|Senior encourages other to dive in
By Matt Decker
A diver is something Dennis Steenbergen never imagined he would be. In fact Steenbergen, a senior accounting major with a minor in biology, came to Calvin with no diving experience whatsoever.
“In high school I never did diving, never did gymnastics, anything like that. So my first time ever diving was at Calvin,” said Steenbergen. “I actually tried out for the hockey team, but didn’t make that. However, I still wanted to be involved in something at Calvin.”
Steenbergen, who hails from London, Ont., was encouraged to try swimming by his then-freshman roommate, senior Evan Chong, who was on the swim team. Steenbergen, who vows he does not swim very well, said no. Chong then told Steenbergen that he could always try diving.
“I was pretty open to the idea. Really, I figured the worst that could happen was that I didn’t like it and I quit,” said Steenbergen. He tried out, but it was not exactly love at first splash.
“When you don’t know what you are doing, water is not as soft as you might think it is,” he said. “So there were definitely struggles, but it was my teammates that helped me through them. They were always there to encourage me, and always there to pick me up.”
Steenbergen, a Dean’s List honoree, found the diving season long and intense. “The most rewarding part, in addition to learning a pretty cool skill, is the friendships. “Getting involved with something just made the college experience that much better,” he said.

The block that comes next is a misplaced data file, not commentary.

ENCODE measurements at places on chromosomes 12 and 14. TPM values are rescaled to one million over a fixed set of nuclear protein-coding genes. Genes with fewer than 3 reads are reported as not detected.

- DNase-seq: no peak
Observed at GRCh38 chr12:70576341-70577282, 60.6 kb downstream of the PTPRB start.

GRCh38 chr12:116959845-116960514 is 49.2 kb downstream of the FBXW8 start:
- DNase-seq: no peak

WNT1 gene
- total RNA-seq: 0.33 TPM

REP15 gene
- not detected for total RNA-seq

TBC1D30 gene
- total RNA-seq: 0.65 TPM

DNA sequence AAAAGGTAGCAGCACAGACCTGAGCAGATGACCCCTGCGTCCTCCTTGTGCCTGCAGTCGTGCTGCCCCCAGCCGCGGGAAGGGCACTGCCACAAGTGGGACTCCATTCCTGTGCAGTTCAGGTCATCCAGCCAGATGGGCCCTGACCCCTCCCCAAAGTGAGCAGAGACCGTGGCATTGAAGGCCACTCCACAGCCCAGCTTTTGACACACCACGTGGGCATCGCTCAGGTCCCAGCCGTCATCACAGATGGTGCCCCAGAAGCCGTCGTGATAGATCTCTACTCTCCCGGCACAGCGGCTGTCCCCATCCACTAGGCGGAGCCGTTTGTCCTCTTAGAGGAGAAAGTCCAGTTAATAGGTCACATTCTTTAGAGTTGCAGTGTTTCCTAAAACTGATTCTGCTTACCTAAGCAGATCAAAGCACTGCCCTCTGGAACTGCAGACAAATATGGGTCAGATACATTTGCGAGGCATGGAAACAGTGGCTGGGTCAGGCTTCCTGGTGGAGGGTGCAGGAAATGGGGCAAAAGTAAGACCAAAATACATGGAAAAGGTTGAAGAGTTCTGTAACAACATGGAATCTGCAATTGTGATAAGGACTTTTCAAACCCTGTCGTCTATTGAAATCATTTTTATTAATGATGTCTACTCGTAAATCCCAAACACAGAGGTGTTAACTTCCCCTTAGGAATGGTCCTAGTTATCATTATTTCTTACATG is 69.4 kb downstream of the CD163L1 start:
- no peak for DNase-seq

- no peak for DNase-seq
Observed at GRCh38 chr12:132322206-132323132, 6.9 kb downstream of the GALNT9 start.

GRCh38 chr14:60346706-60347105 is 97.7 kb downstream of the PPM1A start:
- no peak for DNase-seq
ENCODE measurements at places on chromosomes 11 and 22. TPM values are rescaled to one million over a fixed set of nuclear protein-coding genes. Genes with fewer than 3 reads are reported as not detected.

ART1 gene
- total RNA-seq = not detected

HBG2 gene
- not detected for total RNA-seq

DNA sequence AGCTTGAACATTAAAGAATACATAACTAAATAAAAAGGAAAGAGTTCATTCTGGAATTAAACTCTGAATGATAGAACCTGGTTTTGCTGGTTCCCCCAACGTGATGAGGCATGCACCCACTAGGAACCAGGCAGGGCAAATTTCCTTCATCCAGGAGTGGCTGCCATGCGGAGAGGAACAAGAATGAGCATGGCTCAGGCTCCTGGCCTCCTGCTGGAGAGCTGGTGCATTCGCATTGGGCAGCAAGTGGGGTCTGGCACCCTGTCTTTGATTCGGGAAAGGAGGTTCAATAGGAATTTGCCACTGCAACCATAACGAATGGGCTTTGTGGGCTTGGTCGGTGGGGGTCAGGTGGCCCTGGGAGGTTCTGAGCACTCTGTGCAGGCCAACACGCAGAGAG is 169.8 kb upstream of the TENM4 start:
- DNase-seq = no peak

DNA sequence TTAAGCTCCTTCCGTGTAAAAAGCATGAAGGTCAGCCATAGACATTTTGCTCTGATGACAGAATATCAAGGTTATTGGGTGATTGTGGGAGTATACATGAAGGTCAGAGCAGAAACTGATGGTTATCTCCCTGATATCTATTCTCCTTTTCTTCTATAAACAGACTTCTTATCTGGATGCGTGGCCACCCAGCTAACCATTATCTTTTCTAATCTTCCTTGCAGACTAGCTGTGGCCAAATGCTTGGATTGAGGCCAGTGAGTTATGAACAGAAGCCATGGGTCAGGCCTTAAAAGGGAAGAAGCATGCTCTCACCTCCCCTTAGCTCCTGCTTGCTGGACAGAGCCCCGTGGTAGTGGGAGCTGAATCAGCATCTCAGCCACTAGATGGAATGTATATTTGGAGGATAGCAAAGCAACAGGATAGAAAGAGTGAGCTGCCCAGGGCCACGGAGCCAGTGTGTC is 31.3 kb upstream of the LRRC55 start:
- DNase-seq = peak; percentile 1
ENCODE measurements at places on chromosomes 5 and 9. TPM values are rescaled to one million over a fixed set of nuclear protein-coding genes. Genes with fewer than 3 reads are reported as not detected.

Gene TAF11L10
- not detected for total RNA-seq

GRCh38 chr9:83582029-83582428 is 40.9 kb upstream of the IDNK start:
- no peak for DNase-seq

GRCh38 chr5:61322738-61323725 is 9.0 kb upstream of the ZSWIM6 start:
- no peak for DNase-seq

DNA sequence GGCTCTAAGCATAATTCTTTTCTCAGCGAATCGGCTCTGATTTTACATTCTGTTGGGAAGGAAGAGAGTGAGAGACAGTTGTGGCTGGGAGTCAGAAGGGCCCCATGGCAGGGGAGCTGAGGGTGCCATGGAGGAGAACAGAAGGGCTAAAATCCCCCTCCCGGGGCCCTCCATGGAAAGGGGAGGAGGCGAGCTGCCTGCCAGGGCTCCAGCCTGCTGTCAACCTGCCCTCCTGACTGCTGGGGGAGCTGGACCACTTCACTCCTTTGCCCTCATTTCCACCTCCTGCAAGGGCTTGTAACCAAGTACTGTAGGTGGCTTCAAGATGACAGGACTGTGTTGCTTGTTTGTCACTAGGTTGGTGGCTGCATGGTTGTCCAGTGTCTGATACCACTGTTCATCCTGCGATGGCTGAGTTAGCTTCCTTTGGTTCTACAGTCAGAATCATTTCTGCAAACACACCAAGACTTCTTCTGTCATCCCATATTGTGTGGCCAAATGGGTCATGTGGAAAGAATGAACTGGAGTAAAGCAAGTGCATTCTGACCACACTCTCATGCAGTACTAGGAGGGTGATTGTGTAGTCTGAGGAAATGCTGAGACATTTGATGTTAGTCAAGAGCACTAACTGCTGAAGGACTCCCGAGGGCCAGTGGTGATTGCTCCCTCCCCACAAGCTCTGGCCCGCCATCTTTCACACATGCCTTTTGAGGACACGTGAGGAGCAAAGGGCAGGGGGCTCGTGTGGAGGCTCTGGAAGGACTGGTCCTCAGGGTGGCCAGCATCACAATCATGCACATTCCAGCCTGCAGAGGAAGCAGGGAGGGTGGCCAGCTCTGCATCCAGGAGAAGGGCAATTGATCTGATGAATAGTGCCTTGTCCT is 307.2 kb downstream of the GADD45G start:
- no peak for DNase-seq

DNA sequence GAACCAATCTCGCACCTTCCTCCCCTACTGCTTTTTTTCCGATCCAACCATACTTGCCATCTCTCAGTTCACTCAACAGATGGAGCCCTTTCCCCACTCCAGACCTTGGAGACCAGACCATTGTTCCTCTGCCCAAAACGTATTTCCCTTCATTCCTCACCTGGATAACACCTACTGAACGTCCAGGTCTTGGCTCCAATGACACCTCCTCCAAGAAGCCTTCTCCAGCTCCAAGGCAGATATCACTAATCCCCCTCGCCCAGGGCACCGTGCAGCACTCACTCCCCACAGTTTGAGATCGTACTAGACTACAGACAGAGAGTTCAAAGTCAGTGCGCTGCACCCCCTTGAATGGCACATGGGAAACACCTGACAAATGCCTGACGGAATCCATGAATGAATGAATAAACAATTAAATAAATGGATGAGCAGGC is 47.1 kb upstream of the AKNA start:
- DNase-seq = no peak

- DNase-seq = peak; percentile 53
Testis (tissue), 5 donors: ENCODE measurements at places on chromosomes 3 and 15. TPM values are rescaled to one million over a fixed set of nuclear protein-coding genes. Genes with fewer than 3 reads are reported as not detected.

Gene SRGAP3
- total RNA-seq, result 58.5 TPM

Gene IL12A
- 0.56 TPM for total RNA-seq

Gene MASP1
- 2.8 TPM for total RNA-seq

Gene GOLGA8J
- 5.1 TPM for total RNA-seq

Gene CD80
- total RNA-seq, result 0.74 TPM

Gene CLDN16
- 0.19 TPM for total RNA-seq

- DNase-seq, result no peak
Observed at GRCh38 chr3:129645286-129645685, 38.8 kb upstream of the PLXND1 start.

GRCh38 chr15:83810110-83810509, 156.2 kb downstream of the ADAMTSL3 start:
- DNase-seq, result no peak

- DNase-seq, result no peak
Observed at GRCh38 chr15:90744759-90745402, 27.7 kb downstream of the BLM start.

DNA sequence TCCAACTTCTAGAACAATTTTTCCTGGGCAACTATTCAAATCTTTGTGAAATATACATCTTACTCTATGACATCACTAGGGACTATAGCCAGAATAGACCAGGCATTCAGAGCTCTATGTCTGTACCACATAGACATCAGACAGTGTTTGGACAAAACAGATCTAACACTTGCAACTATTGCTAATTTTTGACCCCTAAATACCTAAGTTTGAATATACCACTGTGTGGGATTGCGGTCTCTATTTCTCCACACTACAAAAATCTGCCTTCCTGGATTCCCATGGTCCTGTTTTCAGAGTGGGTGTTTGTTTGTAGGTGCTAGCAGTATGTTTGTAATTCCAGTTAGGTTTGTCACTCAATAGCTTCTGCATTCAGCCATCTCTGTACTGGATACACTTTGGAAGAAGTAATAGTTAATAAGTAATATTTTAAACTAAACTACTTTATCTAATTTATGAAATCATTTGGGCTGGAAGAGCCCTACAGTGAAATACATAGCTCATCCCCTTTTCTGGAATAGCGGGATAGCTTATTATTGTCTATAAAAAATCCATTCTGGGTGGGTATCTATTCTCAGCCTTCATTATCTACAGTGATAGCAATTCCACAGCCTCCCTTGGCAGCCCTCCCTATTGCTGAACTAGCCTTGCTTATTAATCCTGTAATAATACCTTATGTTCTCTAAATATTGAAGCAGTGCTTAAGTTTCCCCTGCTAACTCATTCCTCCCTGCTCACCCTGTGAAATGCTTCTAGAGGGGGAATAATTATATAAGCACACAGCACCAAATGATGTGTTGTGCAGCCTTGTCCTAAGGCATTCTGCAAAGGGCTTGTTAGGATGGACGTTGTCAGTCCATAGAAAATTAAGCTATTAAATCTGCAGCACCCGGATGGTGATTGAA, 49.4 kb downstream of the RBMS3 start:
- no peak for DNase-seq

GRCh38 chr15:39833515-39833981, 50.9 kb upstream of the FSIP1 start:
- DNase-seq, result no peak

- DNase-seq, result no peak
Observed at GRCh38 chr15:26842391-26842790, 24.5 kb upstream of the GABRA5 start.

As Steenbergen grew to love diving, his performance steadily improved.
“Early in my diving career I was happy if I made it through all six dives in the meet,” said Steenbergen. “My coach told me that my twister looked like I got shot in the middle of the air and somehow managed to float around and put it in the water.”
As a freshman he received twos or threes on his dives but grew to be a more consistent diver, by scoring solid fives and above. He also upped the degree of difficulty in his dives. Initially, in six-dive competitions, Steenbergen never broke 200 points. He was later able achieve this mark due in large part to his proficiency at the inward one and a half.
“It is my money dive. It is the one that when I first started doing dives I could do well. And once you get better you just add more rotations,” said Steenbergen.
This year Steenbergen competed on both the one- and the three-meter boards at the MIAA conference meet, qualifying for the finals with the top performers.
“That was a really great experience. The fact that I was able to dive in the evening gave me a great sense of accomplishment and just the honor to say I made it this far,” said Steenbergen, “Looking back there was no way I ever would have expected that.” He placed fourth on the one-meter board and sixth on three-meter.
Steenbergen has no regrets about his diving experiences: great times with fellow novice diver senior Jordan Squires as underclassmen, shopping for his first Speedo with Chong, and the lessons he learned under the tutelage of coach Aaron Paskvan for the past three years.
“He (Paskvan) was able to articulate how I should go about changing and improving my dives. He was a great motivator and would push me to try new things,” said Steenbergen. “Sometimes that was a good thing, and sometimes I’d end up smacking on my back.”
Thanks to the new state-of-the-art bubbler system in the new Venema Aquatic Center, though, back smacking is not as painful as it once was. Steenbergen is grateful to the donors, including Thelma Venema, who helped make the new pool a reality.
“We feel like kings and queens in this new place,” said Steenbergen, “All I can say is that I am thankful that I was able to compete and practice in it for a short time. The new pool is sweet.” Steenbergen, who will complete his five-year accounting program a bit early this December, encourages incoming freshmen to give diving a try.
“What do you have to lose really?” he said. “Just try to get involved.”
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